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A Head with Heart

Pragmatic, politically sensitive, and known for finding common ground, Vanita Gupta ’01 has taken the nation’s top civil rights post in a time of turmoil.

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Vanita Gupta ’01 was appointed acting head of the US Department of Justice Civil Rights Division just two months after the fatal police shooting of Michael Brown in Ferguson, Missouri. Heated arguments and protests were raging across the nation about race, policing, and the criminal justice system, and DOJ investigations of the shooting and Ferguson’s police practices were already underway.

Gupta had to hit the ground running. The Civil Rights Division had been without a chief for more than a year before she was tapped. Having worked for eight years at the American Civil Liberties Union, where most recently she led the Center for Justice, Gupta came armed with an impressive civil rights track record. Although Ferguson was but one of many items on the division’s agenda, it remained the focus of national attention. The investigation would telegraph the tone of Gupta’s potential leadership of the division that then-Attorney General Eric Holder called “the crown jewel” of the DOJ.

Released five months after Gupta’s appointment, the reports on Ferguson painted stark portraits. The first detailed why no charges were being filed against the officer who shot Brown and debunked the claim that Brown had been killed with his hands up in surrender. The second revealed an egregious pattern of civil rights abuses on the part of the police and the justice system, fueled by an emphasis on generating revenue that targeted black residents and sowed deep distrust of law enforcement. “What was unique about our report,” says Gupta, “was that we were connecting the dots between the court system and the police department in a way we hadn’t had the opportunity to do before with as much depth, and the ways in which race and racial bias interact with both systems.”

Inevitably, there was a backlash. Some refused to believe that “hands up, don’t shoot” was false, and others loudly dismissed the report about the police. Unfazed, Gupta approaches charged situations like these as openings. “People are recognizing we have a real problem in this country,” she says. “We have an unprecedented opportunity to have a productive conversation about these issues across party lines. Law enforcement and the communities they serve have to be co-creators of public safety, and there is momentum now to really think about transforming our criminal justice system to make sure it operates fairly and legitimately for all.”

Gupta’s ability to focus on the big picture is no surprise to her former boss Anthony Romero, executive director of the ACLU: “Vanita knows where true north is, how to navigate choppy water, and keeps her hands firmly on the tiller.” He points to an incident when Gupta’s decision to engage with the conservative American Legislative Exchange Council (ALEC) drew heavy fire from elements on the left, who lobbied the ACLU to cancel the meeting. “Vanita smiled and listened and said, ’I understand your concerns,’ but never wavered,” he says. She capitalized on ALEC’s interest in cost-cutting to get the group to sign on to an effort to reduce prison populations, which also served the left.

Romero says Gupta “has the ability to see what’s possible long before the rest of us do.” He credits her with pioneering the ACLU’s National Campaign to End Mass Incarceration: “She started talking about the need for the campaign in 2009 before it was on the radar.” In 2013, Holder announced that the US would commit to reducing the prison population.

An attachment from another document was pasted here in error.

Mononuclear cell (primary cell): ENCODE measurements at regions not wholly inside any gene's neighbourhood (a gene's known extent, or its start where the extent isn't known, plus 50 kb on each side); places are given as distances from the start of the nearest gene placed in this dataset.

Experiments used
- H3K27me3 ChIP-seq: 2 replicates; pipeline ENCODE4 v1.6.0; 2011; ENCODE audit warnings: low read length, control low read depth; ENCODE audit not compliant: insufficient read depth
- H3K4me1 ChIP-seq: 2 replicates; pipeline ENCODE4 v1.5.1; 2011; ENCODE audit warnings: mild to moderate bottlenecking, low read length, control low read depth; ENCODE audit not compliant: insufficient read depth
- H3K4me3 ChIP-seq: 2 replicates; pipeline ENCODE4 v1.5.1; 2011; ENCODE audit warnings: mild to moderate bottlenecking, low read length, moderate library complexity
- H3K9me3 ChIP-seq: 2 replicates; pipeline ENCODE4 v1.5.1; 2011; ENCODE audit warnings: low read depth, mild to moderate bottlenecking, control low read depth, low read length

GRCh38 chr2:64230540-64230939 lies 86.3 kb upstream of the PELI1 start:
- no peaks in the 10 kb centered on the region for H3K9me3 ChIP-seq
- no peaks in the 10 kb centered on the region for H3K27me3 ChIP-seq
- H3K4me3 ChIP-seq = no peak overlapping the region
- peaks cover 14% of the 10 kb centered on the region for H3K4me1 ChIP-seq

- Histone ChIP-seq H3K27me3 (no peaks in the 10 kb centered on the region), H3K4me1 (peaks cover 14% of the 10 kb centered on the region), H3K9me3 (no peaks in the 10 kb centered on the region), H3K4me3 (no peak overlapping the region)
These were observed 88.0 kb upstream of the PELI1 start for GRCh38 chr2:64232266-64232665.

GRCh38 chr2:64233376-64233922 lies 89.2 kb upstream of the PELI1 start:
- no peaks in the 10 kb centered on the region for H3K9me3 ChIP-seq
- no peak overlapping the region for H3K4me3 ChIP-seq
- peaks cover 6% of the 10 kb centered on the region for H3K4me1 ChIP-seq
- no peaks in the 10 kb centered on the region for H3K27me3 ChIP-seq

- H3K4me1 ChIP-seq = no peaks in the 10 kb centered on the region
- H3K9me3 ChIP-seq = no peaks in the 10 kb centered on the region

Much was made of the positive response to Gupta’s appointment from conservatives like former NRA president David Keene. Chinh Q. Le, legal director of the Legal Aid Society of the District of Columbia and Gupta’s husband, considers her ability to engage disparate parties among her most impressive qualities: “Vanita’s really passionate and strong about the values she holds while also being able to collaborate in a way that feels non-adversarial.”

Formative childhood experiences also influence Gupta’s work. The American-born daughter of Indian immigrants, she still remembers being menaced in London by skinheads shouting, “Pakis go home,” when she was four. “I was always aware whenever we went out if we were the only people of color,” she says. Her father urged her “to be aware, to ask questions, to read the news.” As a result, Gupta is mindful of the social, economic, and historic factors that affect the issues she deeply cares about.

When Gupta was a teenager, her paternal grandmother was murdered in India. In a 2013 New York Times op-ed, she wrote that the anguish from the unsolved killing will “never go away” but nonetheless asserted “our criminal justice system has too often focused on vengeance and punishment.” Instead, she says now, criminal justice should be framed “around public safety and the need to keep individuals and community safe.”

When Baltimore erupted in April over the death of Freddie Gray while in police custody, it amplified core issues regarding race, policing, and loss of community trust that the Ferguson reports addressed. Gupta was in Baltimore the next day, meeting with law enforcement, elected officials, and community leaders to quell the violence. Fired by a sense of “sadness and increasing urgency to address the issues and long-standing conditions within these communities,” Gupta says we are at “a tipping point.” She will continue to push reforms that she believes are good for the nation. As her father, Rajiv, succinctly says, “This isn’t a career; it’s her life’s work.”

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